This spike in gas prices will probably cost car-dependent folks more than any transit-funding or bike lane-building measure we’ve ever approved. But we won’t be left with anything to show for it. A bike network or expanded transit is an investment in community. Gas only burns.
Our reliance on gas is an enormous vulnerability in our society. We have almost no resilience against price increases. People barely scraping by are going to hurt the most. Many low-income folks live in places far away from jobs with no or poor transit service.
Biking can be a source of relief for many people, and I suspect we will see an increase in bicycling like we did during previous gas price spikes. If you can be a resource to help folks in your community get biking, do it. But moments like these make our region’s inequitable bike infrastructure so much more stark. Many communities hit hardest by gas prices are lacking safe and direct bike lanes and paths. Even communities that do have some paths are often too far from jobs to make biking widely feasible. Suburban sprawl severely inhibits biking and walking as transportation modes. A 15-mile (per direction) ride is possible for some, but not the masses.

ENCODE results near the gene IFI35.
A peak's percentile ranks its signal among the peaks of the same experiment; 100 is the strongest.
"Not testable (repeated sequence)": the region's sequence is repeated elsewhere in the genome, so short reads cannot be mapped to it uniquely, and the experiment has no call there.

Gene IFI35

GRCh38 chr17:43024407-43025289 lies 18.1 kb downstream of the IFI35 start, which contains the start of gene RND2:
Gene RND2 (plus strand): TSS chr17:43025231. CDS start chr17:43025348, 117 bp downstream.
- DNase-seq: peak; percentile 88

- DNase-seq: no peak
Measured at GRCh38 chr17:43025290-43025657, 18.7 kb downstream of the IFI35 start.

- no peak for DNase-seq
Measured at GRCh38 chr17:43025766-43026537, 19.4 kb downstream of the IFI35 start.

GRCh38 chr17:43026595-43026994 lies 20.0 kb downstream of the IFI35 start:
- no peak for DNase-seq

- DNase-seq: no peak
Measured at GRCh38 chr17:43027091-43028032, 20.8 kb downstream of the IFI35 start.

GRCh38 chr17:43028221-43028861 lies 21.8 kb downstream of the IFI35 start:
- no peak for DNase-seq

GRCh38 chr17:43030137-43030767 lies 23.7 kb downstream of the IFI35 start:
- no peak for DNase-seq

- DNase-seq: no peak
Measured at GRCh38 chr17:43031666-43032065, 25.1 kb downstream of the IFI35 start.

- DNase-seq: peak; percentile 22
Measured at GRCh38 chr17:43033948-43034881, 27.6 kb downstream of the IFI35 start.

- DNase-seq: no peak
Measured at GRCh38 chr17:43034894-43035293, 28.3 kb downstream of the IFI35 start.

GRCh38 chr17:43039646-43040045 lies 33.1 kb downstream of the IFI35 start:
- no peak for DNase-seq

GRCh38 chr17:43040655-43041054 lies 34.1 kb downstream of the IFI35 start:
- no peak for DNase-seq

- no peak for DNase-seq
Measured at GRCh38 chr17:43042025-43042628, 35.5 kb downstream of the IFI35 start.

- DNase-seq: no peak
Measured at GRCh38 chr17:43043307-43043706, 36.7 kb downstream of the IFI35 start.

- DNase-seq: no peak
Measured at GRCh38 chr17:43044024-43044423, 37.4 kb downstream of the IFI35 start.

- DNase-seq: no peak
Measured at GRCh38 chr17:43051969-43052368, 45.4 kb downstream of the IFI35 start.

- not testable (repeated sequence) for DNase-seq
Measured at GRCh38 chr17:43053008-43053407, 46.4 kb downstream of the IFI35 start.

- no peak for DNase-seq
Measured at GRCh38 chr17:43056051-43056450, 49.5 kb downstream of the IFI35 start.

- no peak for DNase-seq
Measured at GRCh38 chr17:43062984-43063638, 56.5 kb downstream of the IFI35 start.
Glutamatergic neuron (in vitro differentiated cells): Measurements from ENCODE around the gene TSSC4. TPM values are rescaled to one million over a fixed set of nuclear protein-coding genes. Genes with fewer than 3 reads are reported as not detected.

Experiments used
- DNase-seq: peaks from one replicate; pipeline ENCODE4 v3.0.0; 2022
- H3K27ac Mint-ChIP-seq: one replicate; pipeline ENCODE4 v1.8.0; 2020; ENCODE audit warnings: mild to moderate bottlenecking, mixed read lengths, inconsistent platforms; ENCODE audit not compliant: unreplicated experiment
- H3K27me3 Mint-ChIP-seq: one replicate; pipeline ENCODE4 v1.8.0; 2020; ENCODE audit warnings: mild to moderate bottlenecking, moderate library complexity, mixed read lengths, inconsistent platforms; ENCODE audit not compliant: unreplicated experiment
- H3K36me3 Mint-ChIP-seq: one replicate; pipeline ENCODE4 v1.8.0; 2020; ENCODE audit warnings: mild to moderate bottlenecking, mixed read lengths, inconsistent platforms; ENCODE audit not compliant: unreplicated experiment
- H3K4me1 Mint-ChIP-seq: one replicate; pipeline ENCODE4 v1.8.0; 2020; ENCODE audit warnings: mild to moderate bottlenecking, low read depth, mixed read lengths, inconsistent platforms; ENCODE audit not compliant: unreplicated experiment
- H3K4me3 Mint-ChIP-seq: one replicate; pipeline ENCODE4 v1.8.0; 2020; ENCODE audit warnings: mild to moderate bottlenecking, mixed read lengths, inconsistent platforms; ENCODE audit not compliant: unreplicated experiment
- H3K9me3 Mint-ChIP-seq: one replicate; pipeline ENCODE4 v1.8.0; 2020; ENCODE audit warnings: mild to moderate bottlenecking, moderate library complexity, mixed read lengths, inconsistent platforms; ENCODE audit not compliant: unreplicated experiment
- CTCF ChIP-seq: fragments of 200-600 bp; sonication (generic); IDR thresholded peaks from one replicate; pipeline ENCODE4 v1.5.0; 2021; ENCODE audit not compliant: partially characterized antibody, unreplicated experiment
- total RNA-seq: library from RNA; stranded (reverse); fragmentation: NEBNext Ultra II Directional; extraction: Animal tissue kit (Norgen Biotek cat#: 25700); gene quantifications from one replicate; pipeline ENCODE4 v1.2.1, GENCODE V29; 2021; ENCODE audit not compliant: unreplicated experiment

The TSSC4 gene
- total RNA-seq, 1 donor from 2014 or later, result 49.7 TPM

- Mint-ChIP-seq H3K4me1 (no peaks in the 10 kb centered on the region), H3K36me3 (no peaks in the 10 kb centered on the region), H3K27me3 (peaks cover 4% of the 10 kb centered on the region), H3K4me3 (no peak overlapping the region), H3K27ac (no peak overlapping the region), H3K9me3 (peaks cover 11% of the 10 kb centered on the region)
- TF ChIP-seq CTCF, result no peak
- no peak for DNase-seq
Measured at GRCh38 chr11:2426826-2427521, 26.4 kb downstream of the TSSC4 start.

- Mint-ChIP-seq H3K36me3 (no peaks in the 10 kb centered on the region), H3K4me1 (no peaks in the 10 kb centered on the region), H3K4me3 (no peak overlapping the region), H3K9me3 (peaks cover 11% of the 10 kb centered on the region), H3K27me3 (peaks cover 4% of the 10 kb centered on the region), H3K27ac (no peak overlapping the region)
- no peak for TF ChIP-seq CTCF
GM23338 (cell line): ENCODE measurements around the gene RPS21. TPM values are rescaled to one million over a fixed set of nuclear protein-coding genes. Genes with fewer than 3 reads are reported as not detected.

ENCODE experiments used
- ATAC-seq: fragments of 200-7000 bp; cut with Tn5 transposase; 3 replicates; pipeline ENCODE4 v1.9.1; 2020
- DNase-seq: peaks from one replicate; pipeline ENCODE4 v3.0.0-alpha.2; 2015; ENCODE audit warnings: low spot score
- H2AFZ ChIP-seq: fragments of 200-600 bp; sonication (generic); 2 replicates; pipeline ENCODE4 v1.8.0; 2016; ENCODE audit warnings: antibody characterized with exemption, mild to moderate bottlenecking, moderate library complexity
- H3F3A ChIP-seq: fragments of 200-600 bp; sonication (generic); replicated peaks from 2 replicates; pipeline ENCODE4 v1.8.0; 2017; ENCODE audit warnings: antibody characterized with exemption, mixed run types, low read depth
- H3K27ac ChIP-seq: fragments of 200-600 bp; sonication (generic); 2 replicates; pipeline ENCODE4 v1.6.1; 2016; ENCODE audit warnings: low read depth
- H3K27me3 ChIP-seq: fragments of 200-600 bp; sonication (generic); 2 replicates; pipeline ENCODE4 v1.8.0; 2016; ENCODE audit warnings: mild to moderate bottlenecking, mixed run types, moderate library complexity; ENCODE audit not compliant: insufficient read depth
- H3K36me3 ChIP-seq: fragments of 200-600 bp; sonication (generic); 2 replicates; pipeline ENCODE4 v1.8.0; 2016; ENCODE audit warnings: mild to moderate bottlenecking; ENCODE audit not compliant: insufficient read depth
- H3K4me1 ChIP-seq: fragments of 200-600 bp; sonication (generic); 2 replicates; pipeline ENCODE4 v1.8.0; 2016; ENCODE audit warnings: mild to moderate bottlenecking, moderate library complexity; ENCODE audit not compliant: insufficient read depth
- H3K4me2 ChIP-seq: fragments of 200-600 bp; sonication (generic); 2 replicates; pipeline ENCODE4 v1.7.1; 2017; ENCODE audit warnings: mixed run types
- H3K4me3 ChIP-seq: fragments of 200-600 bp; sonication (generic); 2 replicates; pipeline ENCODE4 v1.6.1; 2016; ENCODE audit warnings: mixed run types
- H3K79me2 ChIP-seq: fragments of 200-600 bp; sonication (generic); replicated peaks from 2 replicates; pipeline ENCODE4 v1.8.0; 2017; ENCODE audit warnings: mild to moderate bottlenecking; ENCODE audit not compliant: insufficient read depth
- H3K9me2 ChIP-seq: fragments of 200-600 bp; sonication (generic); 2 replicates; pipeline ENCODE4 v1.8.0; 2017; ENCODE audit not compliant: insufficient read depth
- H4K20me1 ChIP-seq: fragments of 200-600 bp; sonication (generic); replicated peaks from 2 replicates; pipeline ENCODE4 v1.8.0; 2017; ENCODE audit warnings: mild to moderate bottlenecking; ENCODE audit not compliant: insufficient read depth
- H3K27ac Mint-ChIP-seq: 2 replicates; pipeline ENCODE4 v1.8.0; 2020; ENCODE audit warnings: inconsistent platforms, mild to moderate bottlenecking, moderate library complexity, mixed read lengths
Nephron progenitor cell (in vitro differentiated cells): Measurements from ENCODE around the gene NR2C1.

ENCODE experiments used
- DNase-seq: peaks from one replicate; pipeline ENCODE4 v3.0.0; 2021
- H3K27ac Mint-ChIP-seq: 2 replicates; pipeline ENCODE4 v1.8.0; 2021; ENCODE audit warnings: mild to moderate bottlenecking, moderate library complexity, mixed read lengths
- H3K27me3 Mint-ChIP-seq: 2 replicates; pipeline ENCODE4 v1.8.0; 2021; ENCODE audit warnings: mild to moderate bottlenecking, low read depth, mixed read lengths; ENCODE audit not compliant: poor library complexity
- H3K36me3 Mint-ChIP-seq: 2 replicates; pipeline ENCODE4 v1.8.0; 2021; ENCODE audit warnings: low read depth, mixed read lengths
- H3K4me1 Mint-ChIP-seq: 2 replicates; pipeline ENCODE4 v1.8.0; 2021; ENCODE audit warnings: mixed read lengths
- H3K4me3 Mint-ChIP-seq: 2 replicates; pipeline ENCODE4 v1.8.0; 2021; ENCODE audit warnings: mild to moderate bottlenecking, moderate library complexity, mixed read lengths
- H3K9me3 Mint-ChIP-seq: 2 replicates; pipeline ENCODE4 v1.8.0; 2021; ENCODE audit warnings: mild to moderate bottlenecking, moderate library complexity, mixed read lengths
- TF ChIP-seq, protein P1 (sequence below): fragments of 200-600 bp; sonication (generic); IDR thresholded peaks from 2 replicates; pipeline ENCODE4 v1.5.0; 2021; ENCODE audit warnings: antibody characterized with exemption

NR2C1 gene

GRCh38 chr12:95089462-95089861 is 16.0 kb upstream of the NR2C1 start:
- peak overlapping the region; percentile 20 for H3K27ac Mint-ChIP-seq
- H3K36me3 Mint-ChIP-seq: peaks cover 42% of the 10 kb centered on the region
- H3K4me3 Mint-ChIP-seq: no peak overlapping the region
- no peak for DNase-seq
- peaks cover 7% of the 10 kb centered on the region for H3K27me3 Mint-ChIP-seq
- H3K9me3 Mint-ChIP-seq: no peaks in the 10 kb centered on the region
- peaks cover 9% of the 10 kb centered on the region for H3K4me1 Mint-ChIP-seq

Biking is best at getting around within a community, and transit is best at connecting communities to each other. So biking to transit is a viable option for many places. But those places need both quality transit and quality local bike facilities for this to truly work. Our region has made many improvements to biking and transit in recent years, so that’s the good news. A lot of people looking for alternatives will find them, which is great. But others will be left behind.
Investing in biking and transit is not an attack on people who drive. A bike or bus lane does not take away from car drivers. They are investments in resiliency and community strength.